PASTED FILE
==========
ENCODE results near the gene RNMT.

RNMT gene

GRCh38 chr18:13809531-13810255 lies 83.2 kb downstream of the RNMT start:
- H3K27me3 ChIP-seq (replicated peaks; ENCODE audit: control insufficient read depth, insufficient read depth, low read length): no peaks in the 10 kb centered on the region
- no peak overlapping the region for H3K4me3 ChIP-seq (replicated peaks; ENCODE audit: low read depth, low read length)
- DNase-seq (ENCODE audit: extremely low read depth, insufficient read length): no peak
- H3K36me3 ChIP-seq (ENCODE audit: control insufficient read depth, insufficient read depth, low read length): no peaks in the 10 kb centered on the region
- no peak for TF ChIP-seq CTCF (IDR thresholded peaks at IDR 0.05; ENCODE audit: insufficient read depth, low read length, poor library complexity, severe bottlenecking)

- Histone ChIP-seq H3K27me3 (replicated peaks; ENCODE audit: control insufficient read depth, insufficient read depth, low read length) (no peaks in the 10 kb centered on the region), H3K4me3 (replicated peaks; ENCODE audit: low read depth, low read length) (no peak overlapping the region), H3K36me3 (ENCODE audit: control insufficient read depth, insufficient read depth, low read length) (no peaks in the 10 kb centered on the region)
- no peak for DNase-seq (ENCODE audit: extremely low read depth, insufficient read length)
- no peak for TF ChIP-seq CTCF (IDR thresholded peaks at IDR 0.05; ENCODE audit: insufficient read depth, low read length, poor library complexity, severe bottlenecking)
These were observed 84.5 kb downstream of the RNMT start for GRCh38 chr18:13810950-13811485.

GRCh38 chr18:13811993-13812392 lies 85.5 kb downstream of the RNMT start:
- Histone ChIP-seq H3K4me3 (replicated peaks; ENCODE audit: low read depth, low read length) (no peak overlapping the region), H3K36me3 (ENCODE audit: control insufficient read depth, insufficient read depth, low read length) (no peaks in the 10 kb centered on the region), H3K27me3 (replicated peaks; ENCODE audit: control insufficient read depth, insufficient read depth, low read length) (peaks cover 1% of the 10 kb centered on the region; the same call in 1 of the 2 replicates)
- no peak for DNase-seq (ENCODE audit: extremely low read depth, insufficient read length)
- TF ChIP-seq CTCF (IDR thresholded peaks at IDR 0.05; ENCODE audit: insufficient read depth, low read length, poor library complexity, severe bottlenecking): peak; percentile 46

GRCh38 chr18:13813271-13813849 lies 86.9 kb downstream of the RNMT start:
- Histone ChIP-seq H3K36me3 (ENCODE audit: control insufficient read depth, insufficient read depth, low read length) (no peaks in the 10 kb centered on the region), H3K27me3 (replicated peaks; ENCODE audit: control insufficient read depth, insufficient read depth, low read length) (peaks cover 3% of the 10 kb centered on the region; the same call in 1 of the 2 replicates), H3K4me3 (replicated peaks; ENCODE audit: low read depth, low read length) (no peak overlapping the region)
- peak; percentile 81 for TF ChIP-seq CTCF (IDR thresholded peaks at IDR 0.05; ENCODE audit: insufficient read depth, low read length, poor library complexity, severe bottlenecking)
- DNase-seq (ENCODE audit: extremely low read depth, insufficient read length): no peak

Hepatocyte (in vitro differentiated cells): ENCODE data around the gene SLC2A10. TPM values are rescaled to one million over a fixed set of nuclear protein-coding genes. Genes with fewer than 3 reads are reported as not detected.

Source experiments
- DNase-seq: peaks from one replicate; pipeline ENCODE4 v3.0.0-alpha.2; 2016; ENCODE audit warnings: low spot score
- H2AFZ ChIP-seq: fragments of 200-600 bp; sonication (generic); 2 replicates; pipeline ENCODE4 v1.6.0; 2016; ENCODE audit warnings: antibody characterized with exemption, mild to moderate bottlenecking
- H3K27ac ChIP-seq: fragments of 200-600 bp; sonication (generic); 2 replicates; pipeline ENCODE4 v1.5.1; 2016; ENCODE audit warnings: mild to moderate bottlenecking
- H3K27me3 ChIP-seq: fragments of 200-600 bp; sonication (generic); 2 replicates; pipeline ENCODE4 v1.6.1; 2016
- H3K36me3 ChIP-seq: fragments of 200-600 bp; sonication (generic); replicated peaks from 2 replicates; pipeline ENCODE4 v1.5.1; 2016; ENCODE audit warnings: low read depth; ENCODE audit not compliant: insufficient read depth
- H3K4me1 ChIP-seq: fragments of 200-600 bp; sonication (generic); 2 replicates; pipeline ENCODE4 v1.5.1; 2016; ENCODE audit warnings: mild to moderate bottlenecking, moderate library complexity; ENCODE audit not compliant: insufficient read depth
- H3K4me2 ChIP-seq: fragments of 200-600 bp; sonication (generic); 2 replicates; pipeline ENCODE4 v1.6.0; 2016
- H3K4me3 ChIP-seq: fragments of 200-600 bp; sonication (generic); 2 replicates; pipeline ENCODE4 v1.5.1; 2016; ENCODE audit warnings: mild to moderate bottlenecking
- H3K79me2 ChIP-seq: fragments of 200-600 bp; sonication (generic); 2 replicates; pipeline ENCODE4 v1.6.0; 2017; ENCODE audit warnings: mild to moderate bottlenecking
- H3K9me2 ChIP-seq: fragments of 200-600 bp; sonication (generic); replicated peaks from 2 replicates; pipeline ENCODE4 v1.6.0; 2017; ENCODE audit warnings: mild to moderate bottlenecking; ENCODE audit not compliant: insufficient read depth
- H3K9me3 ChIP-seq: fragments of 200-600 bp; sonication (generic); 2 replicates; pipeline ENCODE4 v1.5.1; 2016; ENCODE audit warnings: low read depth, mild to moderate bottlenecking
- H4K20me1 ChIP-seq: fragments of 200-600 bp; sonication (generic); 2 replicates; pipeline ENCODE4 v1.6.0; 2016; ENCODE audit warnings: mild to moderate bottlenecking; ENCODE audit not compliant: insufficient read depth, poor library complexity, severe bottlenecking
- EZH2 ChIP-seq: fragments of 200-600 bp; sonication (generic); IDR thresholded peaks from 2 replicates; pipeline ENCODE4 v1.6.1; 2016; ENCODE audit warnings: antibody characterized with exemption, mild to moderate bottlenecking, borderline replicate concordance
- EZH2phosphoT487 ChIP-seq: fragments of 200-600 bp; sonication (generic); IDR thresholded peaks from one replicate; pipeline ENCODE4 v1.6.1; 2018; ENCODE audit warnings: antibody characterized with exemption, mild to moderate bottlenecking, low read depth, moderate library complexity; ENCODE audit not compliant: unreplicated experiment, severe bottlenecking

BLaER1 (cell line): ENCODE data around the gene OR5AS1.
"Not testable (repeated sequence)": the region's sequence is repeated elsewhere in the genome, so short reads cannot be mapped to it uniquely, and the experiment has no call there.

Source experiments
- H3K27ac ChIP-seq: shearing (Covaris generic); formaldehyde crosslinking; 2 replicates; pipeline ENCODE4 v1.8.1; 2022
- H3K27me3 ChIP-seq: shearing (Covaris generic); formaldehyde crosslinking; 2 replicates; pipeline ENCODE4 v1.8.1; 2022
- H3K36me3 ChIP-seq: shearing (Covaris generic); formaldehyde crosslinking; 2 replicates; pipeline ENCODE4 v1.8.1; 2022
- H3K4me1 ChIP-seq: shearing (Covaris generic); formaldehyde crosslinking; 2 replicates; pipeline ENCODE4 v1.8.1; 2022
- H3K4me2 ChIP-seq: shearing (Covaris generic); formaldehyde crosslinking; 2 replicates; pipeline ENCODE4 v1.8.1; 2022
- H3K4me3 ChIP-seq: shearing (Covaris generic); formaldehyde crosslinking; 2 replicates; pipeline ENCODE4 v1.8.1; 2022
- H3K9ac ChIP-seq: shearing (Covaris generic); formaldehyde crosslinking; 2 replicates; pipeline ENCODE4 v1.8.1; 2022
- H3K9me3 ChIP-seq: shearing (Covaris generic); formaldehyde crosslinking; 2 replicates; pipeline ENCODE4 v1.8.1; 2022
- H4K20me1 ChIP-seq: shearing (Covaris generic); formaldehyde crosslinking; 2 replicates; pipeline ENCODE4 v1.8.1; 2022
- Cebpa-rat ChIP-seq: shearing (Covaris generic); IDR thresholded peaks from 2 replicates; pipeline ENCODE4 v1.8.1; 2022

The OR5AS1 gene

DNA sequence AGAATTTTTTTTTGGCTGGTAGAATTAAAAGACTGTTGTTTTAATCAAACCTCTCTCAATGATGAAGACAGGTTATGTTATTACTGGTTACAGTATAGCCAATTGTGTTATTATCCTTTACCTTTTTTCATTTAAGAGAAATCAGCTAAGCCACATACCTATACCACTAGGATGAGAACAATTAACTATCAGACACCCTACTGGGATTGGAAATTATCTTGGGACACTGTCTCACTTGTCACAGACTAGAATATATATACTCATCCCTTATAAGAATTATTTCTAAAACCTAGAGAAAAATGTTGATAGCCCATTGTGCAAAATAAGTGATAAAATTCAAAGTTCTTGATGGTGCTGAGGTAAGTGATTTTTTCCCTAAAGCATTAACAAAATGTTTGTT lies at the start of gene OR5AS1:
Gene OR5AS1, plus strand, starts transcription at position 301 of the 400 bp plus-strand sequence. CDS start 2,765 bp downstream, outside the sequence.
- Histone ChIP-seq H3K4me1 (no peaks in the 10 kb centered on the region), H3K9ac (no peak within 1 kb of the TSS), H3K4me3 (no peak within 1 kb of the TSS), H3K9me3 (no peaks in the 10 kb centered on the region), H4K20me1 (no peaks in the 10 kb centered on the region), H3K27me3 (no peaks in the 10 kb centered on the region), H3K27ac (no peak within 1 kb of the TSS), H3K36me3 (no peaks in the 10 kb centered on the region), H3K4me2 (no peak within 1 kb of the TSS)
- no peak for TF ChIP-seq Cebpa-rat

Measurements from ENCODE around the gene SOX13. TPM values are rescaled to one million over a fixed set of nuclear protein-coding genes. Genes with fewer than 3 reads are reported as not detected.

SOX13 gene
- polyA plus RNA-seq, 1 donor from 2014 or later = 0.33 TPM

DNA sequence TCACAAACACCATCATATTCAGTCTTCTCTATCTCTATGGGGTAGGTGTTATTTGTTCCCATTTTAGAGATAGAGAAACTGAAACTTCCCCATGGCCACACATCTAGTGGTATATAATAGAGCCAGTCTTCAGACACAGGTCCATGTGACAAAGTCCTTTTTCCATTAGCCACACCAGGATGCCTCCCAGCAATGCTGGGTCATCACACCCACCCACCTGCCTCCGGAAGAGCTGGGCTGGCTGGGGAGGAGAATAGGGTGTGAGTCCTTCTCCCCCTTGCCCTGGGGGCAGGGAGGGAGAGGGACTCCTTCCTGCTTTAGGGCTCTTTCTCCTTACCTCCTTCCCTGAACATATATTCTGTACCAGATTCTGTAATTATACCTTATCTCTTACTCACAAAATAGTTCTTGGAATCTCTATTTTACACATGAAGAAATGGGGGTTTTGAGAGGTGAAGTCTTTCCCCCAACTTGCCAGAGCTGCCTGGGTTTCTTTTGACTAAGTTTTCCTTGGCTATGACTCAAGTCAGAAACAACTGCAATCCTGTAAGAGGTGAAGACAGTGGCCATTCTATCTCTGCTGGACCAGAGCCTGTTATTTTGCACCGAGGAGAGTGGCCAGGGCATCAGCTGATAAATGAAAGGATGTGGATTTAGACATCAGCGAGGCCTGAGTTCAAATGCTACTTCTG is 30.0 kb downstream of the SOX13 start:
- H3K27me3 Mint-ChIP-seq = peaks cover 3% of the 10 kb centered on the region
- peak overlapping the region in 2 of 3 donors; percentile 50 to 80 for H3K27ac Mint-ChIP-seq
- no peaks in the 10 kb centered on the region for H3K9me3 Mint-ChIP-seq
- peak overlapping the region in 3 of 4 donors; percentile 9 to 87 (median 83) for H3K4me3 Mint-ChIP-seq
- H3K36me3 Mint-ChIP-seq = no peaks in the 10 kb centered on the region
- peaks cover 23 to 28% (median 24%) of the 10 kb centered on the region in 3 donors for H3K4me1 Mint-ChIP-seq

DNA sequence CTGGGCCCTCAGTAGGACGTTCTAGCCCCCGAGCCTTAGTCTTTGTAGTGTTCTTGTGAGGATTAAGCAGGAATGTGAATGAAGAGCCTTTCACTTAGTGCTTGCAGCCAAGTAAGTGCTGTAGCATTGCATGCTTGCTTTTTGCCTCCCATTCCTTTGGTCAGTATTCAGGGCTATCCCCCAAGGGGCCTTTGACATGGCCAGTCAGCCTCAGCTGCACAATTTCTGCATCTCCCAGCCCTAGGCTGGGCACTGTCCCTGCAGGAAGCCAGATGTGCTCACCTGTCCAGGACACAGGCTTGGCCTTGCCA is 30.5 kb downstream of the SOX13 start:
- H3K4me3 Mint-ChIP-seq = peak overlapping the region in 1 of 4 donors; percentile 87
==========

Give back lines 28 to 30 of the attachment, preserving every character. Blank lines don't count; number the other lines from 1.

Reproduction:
- H3K4me1 ChIP-seq: fragments of 200-600 bp; sonication (generic); 2 replicates; pipeline ENCODE4 v1.5.1; 2016; ENCODE audit warnings: mild to moderate bottlenecking, moderate library complexity; ENCODE audit not compliant: insufficient read depth
- H3K4me2 ChIP-seq: fragments of 200-600 bp; sonication (generic); 2 replicates; pipeline ENCODE4 v1.6.0; 2016
- H3K4me3 ChIP-seq: fragments of 200-600 bp; sonication (generic); 2 replicates; pipeline ENCODE4 v1.5.1; 2016; ENCODE audit warnings: mild to moderate bottlenecking